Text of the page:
Davina Passeri invited to present on barrier island evolution at Deford Lecture Series

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Davina Passeri of the USGS St. Petersburg Coastal and Marine Science Center has been invited to present a talk titled, “Modeling decadal barrier island evolution under future storms and sea level rise” at the University of Texas DeFord Lecture Series on February 25.

Model contrast lower sea level rise vs. higher sea level rise into the future

This model shows what Dauphin Island, Alabama, may look like under moderate storms but with increasing rates of sea level rise (Passeri and others, 2018). (Credit: RC Mickey, images. B. Boynton, animation, USGS. Public domain.)

The DeFord Lecture series at the University of Texas at Austin Department of Geological Sciences is a forum for lectures by distinguished visitors and prestigious researchers from around the world. Davina’s talk will discuss her team’s work on modeling how Dauphin Island, Alabama, a barrier island in the Gulf of Mexico, will change under different storminess and sea level rise scenarios in the future.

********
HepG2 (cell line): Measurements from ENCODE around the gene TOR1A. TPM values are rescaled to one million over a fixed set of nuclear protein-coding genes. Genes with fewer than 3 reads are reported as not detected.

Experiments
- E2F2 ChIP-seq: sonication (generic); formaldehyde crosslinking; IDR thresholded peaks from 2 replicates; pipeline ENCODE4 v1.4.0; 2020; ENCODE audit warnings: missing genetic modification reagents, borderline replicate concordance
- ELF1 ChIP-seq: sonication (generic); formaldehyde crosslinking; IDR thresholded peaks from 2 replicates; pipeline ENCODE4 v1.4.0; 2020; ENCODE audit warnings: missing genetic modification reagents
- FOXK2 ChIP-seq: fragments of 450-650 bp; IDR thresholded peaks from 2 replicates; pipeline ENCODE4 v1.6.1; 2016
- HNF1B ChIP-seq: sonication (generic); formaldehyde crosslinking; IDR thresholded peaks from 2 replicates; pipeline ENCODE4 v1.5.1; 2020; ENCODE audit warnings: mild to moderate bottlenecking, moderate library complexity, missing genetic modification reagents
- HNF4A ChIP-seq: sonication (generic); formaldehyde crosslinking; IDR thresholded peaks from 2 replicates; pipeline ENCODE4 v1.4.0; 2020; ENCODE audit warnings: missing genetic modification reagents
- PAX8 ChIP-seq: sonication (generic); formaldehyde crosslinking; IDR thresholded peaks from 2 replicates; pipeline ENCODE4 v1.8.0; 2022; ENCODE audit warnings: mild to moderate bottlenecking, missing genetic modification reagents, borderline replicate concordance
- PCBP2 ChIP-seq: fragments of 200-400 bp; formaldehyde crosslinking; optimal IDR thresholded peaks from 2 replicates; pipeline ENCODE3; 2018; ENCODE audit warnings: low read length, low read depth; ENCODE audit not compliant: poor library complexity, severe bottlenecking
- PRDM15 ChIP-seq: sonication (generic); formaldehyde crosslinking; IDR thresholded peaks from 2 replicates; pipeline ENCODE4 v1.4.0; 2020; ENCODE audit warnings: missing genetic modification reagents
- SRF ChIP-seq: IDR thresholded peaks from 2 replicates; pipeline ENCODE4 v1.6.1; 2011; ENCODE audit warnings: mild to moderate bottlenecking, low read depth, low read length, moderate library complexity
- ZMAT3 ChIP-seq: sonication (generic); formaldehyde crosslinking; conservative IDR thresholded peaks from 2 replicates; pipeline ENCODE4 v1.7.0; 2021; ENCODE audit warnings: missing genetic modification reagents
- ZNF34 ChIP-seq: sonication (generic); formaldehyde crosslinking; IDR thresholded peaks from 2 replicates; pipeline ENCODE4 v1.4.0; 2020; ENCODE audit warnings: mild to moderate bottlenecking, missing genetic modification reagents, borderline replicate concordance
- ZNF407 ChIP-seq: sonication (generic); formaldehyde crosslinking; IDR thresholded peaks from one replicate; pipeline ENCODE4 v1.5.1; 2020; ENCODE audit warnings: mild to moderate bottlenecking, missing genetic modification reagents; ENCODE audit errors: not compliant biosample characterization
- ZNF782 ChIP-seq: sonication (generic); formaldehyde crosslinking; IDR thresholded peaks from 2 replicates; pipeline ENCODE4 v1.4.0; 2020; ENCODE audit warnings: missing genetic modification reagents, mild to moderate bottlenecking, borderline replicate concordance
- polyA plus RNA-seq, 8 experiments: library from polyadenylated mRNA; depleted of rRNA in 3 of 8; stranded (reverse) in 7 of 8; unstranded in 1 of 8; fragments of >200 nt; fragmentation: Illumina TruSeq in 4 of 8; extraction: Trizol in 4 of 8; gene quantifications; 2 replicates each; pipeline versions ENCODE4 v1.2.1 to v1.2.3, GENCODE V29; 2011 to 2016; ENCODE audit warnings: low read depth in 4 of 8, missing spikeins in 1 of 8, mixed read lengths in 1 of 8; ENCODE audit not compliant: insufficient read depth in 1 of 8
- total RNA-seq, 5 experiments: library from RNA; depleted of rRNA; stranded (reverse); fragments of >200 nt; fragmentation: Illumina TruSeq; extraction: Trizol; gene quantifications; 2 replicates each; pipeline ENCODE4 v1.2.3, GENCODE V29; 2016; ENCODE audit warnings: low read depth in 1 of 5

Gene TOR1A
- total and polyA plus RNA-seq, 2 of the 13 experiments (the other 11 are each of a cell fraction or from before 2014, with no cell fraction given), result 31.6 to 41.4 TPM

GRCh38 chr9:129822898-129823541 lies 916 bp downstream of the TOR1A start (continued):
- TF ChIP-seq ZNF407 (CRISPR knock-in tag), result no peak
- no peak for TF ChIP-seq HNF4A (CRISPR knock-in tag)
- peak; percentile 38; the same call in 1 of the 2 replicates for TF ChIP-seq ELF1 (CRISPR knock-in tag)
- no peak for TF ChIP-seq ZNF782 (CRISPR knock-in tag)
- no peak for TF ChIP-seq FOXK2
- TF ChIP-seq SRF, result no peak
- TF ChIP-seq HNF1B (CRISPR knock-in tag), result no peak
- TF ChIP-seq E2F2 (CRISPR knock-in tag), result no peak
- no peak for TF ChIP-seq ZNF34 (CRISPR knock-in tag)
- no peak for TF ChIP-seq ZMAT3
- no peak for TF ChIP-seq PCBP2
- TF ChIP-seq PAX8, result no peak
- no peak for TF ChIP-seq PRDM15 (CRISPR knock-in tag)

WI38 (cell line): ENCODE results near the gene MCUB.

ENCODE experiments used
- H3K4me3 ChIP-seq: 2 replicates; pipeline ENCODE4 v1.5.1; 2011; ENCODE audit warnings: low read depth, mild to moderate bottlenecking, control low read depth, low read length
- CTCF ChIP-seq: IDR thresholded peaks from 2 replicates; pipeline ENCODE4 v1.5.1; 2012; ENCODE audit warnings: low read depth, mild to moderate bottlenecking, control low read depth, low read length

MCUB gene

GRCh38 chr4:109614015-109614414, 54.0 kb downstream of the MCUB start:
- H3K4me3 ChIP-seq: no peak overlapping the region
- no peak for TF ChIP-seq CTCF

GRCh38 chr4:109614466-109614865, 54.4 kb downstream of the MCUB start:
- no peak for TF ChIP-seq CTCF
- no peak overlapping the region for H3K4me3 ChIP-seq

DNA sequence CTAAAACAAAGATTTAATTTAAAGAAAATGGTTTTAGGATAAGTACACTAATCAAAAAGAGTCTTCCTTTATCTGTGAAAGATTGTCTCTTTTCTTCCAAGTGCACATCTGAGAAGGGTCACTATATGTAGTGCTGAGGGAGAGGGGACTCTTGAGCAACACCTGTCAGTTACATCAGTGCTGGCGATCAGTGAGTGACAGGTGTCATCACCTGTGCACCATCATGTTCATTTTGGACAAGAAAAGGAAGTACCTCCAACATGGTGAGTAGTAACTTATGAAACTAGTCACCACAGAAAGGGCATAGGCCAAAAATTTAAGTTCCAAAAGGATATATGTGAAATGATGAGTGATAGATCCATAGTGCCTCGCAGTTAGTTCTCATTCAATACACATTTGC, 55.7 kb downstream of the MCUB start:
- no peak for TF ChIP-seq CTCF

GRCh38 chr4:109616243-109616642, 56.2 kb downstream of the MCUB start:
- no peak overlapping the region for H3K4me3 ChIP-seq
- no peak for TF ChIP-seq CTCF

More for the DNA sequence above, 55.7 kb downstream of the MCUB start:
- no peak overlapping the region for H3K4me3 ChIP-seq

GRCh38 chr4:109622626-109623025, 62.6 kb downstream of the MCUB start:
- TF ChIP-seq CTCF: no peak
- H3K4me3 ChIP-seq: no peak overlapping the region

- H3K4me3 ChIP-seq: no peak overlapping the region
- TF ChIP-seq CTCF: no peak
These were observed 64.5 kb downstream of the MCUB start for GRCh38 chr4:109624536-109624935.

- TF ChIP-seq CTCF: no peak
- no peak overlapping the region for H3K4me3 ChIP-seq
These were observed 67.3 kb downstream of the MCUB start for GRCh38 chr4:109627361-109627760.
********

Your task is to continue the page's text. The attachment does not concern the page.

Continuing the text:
Barrier islands protect mainland coastal communities during storms. The combined effects of storms and sea level rise (SLR) threaten barrier islands with increased inundation, and loss of land and habitats for critical species. The Alabama Barrier Island Restoration Assessment (ABIRA) was a science-based, collaborative effort between the State of Alabama, the U.S. Geological Survey (USGS), and the U.S. Army Corps of Engineers (USACE) to investigate viable restoration options for Dauphin Island, Alabama in order to increase island sustainability and restore vital habitats for species affected by the 2010 Deepwater Horizon oil spill.

A suite of numerical models was developed to provide a quantitative understanding of the physical processes governing the barrier island system. Models of sediment movement, storm-driven changes, and post-storm dune recovery were combined to simulate how the island may evolve under different scenarios of sea level rise (SLR) and more frequent, more intense storms. The results showed that under high SLR and storminess, the island was unable to keep pace or recover elevation after storms and drowned in just 10 years. This information was then used to predict how oyster and seagrass habitats may change as a result. Together, these models were used to assess which proposed management actions could balance objectives for habitats, sustainability, residents, and conservation values.

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